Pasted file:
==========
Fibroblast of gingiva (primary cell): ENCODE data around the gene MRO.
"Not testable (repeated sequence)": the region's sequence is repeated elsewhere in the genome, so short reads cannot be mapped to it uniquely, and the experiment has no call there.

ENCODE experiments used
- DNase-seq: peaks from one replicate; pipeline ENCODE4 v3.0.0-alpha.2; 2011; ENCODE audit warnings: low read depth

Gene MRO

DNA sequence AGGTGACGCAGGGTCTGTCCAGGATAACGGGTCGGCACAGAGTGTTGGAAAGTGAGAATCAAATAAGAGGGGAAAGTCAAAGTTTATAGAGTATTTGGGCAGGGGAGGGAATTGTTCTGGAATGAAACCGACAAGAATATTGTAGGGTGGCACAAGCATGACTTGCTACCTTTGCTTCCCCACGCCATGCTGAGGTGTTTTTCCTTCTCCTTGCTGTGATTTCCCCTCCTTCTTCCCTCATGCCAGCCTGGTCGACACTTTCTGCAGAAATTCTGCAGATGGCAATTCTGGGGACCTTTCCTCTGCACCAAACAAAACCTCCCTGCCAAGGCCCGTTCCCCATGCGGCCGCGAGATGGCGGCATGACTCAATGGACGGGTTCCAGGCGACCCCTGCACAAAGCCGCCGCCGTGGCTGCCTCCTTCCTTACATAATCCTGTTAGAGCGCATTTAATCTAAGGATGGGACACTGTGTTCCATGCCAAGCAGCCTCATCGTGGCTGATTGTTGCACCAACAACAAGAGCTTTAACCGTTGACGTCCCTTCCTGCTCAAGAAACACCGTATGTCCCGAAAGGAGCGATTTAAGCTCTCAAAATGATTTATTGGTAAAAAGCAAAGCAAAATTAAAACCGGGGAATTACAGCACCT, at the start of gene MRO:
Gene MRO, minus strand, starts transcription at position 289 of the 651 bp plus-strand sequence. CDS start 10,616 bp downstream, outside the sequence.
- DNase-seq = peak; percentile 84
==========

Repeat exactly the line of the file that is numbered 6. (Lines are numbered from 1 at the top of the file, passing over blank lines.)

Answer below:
DNA sequence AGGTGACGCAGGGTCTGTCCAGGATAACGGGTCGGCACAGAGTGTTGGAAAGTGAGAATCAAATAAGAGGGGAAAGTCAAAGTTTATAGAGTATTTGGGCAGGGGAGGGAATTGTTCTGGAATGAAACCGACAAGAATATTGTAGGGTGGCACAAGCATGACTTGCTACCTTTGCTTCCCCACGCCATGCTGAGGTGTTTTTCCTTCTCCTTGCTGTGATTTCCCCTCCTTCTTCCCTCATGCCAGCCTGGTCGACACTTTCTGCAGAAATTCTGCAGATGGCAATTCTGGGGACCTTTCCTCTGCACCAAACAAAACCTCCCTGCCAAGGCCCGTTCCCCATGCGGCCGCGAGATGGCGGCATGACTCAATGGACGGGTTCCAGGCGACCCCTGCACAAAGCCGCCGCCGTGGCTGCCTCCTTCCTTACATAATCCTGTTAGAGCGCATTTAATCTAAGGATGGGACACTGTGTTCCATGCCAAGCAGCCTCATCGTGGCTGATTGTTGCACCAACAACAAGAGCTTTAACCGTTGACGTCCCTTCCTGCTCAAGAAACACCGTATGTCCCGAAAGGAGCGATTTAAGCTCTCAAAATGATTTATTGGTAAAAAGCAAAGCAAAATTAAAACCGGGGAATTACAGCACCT, at the start of gene MRO: